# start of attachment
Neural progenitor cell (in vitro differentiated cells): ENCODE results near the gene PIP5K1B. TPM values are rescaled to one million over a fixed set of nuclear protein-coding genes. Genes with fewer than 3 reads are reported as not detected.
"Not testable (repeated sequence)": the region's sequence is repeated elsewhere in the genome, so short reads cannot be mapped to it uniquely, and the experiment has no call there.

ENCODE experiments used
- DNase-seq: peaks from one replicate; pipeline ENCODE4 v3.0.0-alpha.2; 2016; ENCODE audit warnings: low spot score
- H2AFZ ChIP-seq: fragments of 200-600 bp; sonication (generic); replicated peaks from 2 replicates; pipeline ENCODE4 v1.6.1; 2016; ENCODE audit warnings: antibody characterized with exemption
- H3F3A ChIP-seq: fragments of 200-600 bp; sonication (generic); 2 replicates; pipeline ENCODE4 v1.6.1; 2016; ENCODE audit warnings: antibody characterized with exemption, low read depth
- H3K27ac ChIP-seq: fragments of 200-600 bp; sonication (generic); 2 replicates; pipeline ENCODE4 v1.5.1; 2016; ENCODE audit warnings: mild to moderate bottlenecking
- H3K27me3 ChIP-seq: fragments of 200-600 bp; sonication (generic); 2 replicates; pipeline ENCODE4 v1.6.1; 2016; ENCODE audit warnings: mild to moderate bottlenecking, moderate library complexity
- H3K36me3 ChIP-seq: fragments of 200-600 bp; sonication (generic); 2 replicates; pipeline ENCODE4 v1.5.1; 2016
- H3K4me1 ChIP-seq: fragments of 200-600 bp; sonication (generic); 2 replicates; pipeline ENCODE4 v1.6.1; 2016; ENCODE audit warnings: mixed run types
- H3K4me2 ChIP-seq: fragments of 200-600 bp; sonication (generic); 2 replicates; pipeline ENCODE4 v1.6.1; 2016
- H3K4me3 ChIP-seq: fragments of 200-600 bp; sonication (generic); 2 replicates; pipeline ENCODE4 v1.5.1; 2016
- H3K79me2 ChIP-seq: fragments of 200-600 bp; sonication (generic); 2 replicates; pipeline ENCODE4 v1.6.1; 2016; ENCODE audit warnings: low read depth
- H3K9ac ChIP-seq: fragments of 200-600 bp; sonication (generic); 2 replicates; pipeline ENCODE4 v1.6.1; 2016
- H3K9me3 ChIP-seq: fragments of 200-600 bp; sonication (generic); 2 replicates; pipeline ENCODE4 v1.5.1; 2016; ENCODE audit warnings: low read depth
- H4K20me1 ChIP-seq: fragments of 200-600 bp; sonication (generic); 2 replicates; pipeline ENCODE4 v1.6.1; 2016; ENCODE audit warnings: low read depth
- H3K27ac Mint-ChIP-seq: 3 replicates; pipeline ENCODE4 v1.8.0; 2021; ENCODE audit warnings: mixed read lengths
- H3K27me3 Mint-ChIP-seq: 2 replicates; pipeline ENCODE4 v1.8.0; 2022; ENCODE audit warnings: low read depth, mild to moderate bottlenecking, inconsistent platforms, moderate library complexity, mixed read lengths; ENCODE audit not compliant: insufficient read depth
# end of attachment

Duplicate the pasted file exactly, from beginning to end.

Neural progenitor cell (in vitro differentiated cells): ENCODE results near the gene PIP5K1B. TPM values are rescaled to one million over a fixed set of nuclear protein-coding genes. Genes with fewer than 3 reads are reported as not detected.
"Not testable (repeated sequence)": the region's sequence is repeated elsewhere in the genome, so short reads cannot be mapped to it uniquely, and the experiment has no call there.

ENCODE experiments used
- DNase-seq: peaks from one replicate; pipeline ENCODE4 v3.0.0-alpha.2; 2016; ENCODE audit warnings: low spot score
- H2AFZ ChIP-seq: fragments of 200-600 bp; sonication (generic); replicated peaks from 2 replicates; pipeline ENCODE4 v1.6.1; 2016; ENCODE audit warnings: antibody characterized with exemption
- H3F3A ChIP-seq: fragments of 200-600 bp; sonication (generic); 2 replicates; pipeline ENCODE4 v1.6.1; 2016; ENCODE audit warnings: antibody characterized with exemption, low read depth
- H3K27ac ChIP-seq: fragments of 200-600 bp; sonication (generic); 2 replicates; pipeline ENCODE4 v1.5.1; 2016; ENCODE audit warnings: mild to moderate bottlenecking
- H3K27me3 ChIP-seq: fragments of 200-600 bp; sonication (generic); 2 replicates; pipeline ENCODE4 v1.6.1; 2016; ENCODE audit warnings: mild to moderate bottlenecking, moderate library complexity
- H3K36me3 ChIP-seq: fragments of 200-600 bp; sonication (generic); 2 replicates; pipeline ENCODE4 v1.5.1; 2016
- H3K4me1 ChIP-seq: fragments of 200-600 bp; sonication (generic); 2 replicates; pipeline ENCODE4 v1.6.1; 2016; ENCODE audit warnings: mixed run types
- H3K4me2 ChIP-seq: fragments of 200-600 bp; sonication (generic); 2 replicates; pipeline ENCODE4 v1.6.1; 2016
- H3K4me3 ChIP-seq: fragments of 200-600 bp; sonication (generic); 2 replicates; pipeline ENCODE4 v1.5.1; 2016
- H3K79me2 ChIP-seq: fragments of 200-600 bp; sonication (generic); 2 replicates; pipeline ENCODE4 v1.6.1; 2016; ENCODE audit warnings: low read depth
- H3K9ac ChIP-seq: fragments of 200-600 bp; sonication (generic); 2 replicates; pipeline ENCODE4 v1.6.1; 2016
- H3K9me3 ChIP-seq: fragments of 200-600 bp; sonication (generic); 2 replicates; pipeline ENCODE4 v1.5.1; 2016; ENCODE audit warnings: low read depth
- H4K20me1 ChIP-seq: fragments of 200-600 bp; sonication (generic); 2 replicates; pipeline ENCODE4 v1.6.1; 2016; ENCODE audit warnings: low read depth
- H3K27ac Mint-ChIP-seq: 3 replicates; pipeline ENCODE4 v1.8.0; 2021; ENCODE audit warnings: mixed read lengths
- H3K27me3 Mint-ChIP-seq: 2 replicates; pipeline ENCODE4 v1.8.0; 2022; ENCODE audit warnings: low read depth, mild to moderate bottlenecking, inconsistent platforms, moderate library complexity, mixed read lengths; ENCODE audit not compliant: insufficient read depth